Feeds

US and China make major bilateral anti-piracy bust

Officers nab fake Apple, Samsung and Blackberry kit

High performance access to file storage

US and Chinese customs officials have joined together on a bilateral anti-piracy blitz that has seen over 240,000 fake electrical items confiscated.

The combined operation came as a result of recent talks between the two countries in which they agreed to work together to stem the flood of pirated goods flowing from China – where most of them are made – to the US.

US Customs and Border Protection said the month-long “intellectual property rights (IPR) enforcement operation”, which was the first of its kind to be held with China, resulted in the seizure of 243,000 counterfeit consumer electronics goods including Apple, Samsung, Blackberry and Sony gear.

“The theft of intellectual property is a global problem and cross-border efforts are needed to fight it. CBP looks forward to a continued partnership with the People’s Republic of China General Administration of Customs (GACC) in confronting this critical trade issue,” said CBP acting commissioner Thomas Winkowski in a canned statement.

“Robust enforcement of intellectual property rights allows innovators and creators – whether in a small start-up or an international corporation – to profit from their efforts, and gives consumers confidence in the products they buy.”

The operations took place in several ports in both countries and involved both nations pooling information and sharing tip-offs, rather than working physically side-by-side, according to Reuters.

“Enforcement agencies around the world should work more closely to crack down these illegal activities. China Customs has been making unremitting efforts to promote international cooperation in this field,” said GACC vice minister Zhou Ziwu.

“The results of this joint operation are very inspiring and have consolidated our confidence and resolve to jointly fight against IPR violations under the framework of Memorandum of Cooperation on Strengthened Cooperation in Border Protection Enforcement of IPR between GACC and CBP.”

Apart from the goods seized, the operation disappointingly yielded just one arrest – a US citizen apparently importing counterfeit Beats by Dr. Dre headphones, which he sold on Craigslist. Not exactly a major pirate scalp for the authorities then.

It’s certainly good news that China is finally co-operating internationally to clamp down on pirated electronics leaving its shores, but Western hardware and software makers are still losing millions every year thanks to a massive counterfeit goods industry inside the People’s Republic.

The Business Software Alliance, for example, still rates China as one of the worst offenders globally with a piracy rate of 77 per cent.

There are signs things here are slowly changing, however. E-commerce giant Alibaba signed an agreement with the authorities to share intelligence on possible counterfeiters selling through its sites, whilst the country’s copyright watchdog in June announced it was expanding its oversight of online merchants. ®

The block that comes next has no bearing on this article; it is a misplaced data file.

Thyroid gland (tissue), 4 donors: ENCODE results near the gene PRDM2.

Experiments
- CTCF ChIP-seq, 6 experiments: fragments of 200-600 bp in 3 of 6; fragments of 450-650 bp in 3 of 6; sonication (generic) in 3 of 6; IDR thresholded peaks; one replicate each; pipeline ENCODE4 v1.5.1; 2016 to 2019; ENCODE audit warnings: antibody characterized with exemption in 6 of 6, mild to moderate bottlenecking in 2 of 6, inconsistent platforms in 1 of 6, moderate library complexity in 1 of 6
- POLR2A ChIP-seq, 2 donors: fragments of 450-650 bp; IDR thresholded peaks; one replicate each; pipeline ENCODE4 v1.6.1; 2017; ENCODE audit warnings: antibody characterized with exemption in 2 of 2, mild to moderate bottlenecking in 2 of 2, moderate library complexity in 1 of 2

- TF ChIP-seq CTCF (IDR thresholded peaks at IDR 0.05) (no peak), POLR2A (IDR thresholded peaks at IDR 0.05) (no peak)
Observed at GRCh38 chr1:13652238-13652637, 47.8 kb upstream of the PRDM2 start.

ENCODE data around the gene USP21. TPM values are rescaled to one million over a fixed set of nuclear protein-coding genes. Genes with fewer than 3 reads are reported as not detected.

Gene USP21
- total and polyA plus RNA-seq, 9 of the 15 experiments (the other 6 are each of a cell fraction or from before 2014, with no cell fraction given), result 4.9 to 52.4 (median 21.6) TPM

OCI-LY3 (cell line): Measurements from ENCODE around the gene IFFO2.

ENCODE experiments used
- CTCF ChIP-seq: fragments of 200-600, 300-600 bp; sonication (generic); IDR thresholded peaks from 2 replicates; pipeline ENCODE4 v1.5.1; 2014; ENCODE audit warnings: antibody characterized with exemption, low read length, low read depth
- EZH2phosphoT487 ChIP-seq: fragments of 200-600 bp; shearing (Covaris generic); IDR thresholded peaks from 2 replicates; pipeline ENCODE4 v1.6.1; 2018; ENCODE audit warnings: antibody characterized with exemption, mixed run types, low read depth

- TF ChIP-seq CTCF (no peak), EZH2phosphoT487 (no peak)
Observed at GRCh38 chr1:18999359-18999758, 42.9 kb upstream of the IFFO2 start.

3 Big data security analytics techniques

More from The Register

next story
Putin tells Snowden: Russia conducts no US-style mass surveillance
Gov't is too broke for that, Russian prez says
Did a date calculation bug just cost hard-up Co-op Bank £110m?
And just when Brit banking org needs £400m to stay afloat
One year on: diplomatic fail as Chinese APT gangs get back to work
Mandiant says past 12 months shows Beijing won't call off its hackers
Whoever you vote for, Google gets in
Report uncovers giant octopus squid of lobbying influence
Lavabit loses contempt of court appeal over protecting Snowden, customers
Judges rule complaints about government power are too little, too late
MtGox chief Karpelès refuses to come to US for g-men's grilling
Bitcoin baron says he needs another lawyer for FinCEN chat
Don't let no-hire pact suit witnesses call Steve Jobs a bullyboy, plead Apple and Google
'Irrelevant' character evidence should be excluded – lawyers
EFF: Feds plan to put 52 MILLION FACES into recognition database
System would identify faces as part of biometrics collection
Ex-Tony Blair adviser is new top boss at UK spy-hive GCHQ
Robert Hannigan to replace Sir Iain Lobban in the autumn
Banks slap Olympus with £160 MEEELLION lawsuit
Scandal hit camera maker just can't shake off its past
prev story

Whitepapers

Top three mobile application threats
Learn about three of the top mobile application security threats facing businesses today and recommendations on how to mitigate the risk.
Combat fraud and increase customer satisfaction
Based on their experience using HP ArcSight Enterprise Security Manager for IT security operations, Finansbank moved to HP ArcSight ESM for fraud management.
The benefits of software based PBX
Why you should break free from your proprietary PBX and how to leverage your existing server hardware.
Five 3D headsets to be won!
We were so impressed by the Durovis Dive headset we’ve asked the company to give some away to Reg readers.
SANS - Survey on application security programs
In this whitepaper learn about the state of application security programs and practices of 488 surveyed respondents, and discover how mature and effective these programs are.